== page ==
(Updated 2:40 p.m.) In the final weeks of the legislative session, ConnCAN came to the Capitol on Wednesday to push legislation that would end the “last-in, first-out” policy that bases teacher layoffs on seniority.

Connecticut Coalition for Achievement Now, ConnCAN, brought together parents and administrators to promote the need for legislation that would prevent layoffs for younger, specialized teachers who have proven their effectiveness in the classroom.

Alex Johnston, CEO of ConnCAN, said “the issue that we have here is that this year in Connecticut there have already been hundreds of layoff notices issued to teachers across the state, and unfortunately hundreds of teachers will very likely lose their teaching positions because of the cutbacks.”

The current system would put younger teachers on the line for losing their job over teachers with more seniority, and in some cases it comes down to the last four digits of their social security number, according to Johnston.

There have been several pieces of legislation that have addressed this issue both in the House of Representatives and in the Senate, but the co-chairman of the Education Committee said passage of a measure this year is “unrealistic.”

Education Committee Co-Chairman Rep. Andrew Fleischmann said he’s surprised that in May ConnCAN seems to be shifting its focus from “Money Follows the Child” to “last-in, first out.“

“I find it surprising,” Fleischmann said. “They made it clear with me in January that their priority was to re-examine school financing this session.”

He said teacher performance can’t be examined before the establishment of a teacher evaluation system.

“You have to have a good evaluation system in place to change ‘last-in, first out’,” Fleischmann said.

He said the Performance Evaluation Advisory Council will be making recommendations later this year, but not before the end of the legislative session. He anticipated action on teacher evaluation and performance measures could be taken as early as next year.

A bill, which would require a local board of education, absent a collective bargaining agreement, create a layoff procedure that would prohibit seniority as the sole factor, never left the education committee.

In February Ronald Cordilico, legal counsel for CEA, noted the groups opposition of the bill, and cited a review of 90 contracts that demonstrated seniority the prime reason in only 21 percent of the contracts.

Sharon Palmer, president of the AFT-CT testified against the bill, she said, “some school administrators say that seniority is quality blind. We suggest those individuals need to look in the mirror and ask themselves how a teacher becomes senior if they are not a quality employee.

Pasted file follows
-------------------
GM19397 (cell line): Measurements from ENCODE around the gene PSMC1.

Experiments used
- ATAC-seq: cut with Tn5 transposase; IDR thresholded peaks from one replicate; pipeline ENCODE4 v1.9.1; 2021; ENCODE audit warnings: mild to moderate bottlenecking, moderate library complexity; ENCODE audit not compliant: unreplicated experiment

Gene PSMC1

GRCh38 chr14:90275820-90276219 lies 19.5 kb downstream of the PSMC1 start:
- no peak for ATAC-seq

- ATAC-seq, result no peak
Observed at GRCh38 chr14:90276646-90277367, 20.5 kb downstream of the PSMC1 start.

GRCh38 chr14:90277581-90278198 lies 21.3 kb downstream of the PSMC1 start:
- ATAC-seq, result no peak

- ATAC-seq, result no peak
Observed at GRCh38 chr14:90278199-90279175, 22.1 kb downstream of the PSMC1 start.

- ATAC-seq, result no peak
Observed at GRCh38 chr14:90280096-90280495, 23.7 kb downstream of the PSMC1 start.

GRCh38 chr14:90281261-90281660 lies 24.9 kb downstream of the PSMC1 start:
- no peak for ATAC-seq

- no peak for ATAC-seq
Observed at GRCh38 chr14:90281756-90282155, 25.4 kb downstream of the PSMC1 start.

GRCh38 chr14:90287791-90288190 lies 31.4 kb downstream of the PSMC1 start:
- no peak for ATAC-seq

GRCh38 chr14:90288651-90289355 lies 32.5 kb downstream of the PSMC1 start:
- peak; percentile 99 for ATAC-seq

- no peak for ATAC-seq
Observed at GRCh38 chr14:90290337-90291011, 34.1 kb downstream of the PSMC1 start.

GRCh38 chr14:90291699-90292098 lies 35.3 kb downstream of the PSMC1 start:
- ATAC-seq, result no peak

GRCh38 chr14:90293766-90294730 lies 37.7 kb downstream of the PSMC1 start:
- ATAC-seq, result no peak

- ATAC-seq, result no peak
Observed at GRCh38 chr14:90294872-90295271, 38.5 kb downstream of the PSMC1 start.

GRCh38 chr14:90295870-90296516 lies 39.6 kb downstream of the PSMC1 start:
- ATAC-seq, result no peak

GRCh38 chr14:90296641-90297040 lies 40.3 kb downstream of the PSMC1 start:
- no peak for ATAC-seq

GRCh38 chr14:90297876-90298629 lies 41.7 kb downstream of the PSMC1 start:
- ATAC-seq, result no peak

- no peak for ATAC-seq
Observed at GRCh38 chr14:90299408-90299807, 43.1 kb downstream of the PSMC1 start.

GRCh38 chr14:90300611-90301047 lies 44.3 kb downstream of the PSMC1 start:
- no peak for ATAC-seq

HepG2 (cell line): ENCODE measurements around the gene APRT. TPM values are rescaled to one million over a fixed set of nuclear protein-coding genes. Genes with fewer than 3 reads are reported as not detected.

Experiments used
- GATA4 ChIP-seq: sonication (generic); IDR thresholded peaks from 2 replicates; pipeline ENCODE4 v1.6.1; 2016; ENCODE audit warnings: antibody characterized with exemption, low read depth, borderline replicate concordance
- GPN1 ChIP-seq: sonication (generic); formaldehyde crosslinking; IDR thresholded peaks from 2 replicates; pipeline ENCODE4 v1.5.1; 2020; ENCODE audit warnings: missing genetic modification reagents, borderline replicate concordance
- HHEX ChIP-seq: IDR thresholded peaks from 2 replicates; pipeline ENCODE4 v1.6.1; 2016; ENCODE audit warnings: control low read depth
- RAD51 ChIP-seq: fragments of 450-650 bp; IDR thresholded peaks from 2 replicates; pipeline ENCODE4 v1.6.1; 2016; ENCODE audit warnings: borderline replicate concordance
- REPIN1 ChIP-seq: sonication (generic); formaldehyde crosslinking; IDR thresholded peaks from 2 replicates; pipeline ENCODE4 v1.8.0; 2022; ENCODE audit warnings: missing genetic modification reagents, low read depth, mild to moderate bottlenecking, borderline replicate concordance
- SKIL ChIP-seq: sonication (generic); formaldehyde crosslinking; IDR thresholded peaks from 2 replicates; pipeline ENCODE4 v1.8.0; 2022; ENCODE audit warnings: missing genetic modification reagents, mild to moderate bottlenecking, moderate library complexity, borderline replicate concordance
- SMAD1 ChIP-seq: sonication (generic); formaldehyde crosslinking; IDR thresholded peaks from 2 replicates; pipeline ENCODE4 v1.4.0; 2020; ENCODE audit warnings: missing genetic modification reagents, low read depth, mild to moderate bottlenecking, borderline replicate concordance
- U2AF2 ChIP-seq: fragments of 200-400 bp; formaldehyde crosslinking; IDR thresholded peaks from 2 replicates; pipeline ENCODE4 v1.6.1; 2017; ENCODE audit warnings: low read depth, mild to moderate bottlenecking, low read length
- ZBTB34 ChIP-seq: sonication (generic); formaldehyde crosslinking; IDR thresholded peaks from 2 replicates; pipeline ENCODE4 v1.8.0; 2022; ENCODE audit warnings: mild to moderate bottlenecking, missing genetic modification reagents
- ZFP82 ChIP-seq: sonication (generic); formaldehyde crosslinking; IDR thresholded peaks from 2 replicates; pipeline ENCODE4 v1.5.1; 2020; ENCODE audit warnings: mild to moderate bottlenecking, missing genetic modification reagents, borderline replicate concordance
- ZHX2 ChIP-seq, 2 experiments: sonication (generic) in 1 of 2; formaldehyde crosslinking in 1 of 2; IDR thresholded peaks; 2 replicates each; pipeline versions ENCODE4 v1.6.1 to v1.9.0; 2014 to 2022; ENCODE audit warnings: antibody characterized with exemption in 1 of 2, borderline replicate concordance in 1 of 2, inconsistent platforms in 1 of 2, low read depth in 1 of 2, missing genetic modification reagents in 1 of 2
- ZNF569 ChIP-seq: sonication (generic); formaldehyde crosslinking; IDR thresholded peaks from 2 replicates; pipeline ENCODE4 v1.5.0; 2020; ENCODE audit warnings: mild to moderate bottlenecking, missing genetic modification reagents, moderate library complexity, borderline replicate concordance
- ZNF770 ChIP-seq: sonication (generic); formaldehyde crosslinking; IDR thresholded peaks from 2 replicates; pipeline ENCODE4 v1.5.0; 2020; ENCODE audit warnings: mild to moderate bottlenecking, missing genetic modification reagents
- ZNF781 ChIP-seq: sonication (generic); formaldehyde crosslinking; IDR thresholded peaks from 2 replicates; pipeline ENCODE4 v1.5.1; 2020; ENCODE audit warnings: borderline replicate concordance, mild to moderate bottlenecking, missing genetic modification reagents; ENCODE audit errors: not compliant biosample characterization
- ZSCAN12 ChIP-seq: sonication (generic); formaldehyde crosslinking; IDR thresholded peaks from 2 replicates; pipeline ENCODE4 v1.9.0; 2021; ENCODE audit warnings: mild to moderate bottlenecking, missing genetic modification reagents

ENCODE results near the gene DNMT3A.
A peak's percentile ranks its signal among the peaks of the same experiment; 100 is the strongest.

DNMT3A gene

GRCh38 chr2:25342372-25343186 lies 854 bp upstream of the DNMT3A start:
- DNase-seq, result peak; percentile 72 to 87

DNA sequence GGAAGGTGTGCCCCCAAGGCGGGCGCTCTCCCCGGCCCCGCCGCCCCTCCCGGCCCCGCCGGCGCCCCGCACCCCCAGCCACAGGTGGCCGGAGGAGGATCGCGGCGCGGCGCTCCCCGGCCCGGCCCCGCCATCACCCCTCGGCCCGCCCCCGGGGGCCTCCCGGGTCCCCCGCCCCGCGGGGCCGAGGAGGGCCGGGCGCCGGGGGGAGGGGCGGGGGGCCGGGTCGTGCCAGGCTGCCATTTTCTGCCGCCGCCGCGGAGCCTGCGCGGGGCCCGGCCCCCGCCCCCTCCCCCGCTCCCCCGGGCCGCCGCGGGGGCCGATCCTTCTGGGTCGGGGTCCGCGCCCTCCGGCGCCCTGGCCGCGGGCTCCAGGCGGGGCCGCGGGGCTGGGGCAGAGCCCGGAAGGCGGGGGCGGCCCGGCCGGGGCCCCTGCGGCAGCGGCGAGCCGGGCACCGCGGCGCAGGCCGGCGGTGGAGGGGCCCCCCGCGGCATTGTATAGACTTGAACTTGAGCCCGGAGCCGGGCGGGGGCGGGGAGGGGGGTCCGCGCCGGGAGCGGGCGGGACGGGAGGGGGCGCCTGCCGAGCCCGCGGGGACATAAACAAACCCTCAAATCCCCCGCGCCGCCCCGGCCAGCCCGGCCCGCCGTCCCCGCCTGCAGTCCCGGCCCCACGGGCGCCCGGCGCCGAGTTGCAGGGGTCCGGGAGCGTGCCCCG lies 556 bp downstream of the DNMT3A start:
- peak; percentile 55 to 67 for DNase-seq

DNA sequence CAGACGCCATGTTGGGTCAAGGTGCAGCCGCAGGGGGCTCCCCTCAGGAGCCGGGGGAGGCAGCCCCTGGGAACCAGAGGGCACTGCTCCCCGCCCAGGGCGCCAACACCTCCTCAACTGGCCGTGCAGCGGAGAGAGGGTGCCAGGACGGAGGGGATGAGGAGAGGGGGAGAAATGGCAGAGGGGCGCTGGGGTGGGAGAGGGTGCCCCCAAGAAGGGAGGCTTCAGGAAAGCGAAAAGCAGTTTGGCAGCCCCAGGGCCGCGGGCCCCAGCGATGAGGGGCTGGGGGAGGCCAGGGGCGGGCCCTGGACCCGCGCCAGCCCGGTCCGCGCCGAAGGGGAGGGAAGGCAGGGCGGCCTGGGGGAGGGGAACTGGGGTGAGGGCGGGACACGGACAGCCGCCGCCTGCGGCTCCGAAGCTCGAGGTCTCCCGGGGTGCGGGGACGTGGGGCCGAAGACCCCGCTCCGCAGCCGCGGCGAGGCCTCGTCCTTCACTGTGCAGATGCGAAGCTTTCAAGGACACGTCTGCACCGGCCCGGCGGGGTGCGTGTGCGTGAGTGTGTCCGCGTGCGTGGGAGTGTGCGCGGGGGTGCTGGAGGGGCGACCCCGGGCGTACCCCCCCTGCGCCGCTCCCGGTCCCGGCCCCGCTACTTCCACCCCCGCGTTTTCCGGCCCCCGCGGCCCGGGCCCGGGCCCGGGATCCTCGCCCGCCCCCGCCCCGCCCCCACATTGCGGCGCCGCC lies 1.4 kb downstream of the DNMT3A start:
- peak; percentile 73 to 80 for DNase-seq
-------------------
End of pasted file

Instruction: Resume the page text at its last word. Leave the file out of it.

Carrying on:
ConnCAN hopes to get the measure passed in the last two weeks of session through an amendment to an existing bill, according to Johnston.

Among the people urging support for legislation, Derby School Superintendent Dr. Stephen Tracy, used the example of a teacher in his system receiving a non-renewal notice.

“Derby may be unique this year in that one of those non-renewal letters went to our teacher of the year for 2011,” said Tracy. “A remarkable young woman whose impact and value to our city is obvious.”

The problem has become prevalent throughout the state with hundreds of non-renewal notices going out to teachers this year, according to Johnston.

Other states have recently adopted legislation changing the focus of layoffs from seniority, including Florida, Indiana, Ohio, Rhode Island and New York, according to Johnston.

“We are calling on legislatures to take action before June 8 to end this policy of last in first out,” Johnston said.

Hartford Public Schools were able to avoid major layoffs this year through the teachers job bill, according to Hartford Schools Superintendent Steven Adamowski, but the layoff problem has hurt the schools in the past.

“You are aware that Hartford has received quite a bit of tension on the last-in, first-out, as known as quality-blind seniority issue because the effect of this policy on Hartford and districts like ours is incredibly damaging,” said Adamowski.

Hartford undertook a model of specialized schools in 2006, which requires teachers to have very specific training, but quality-blind layoffs have been a destabilizing factor for the school system, according to Adamowski.

Schools have seen improvements throughout student body with a younger teaching staff, including the McDonough School in Middleton, with the average teacher experience is six to seven years fewer than the district average, according to Johnston.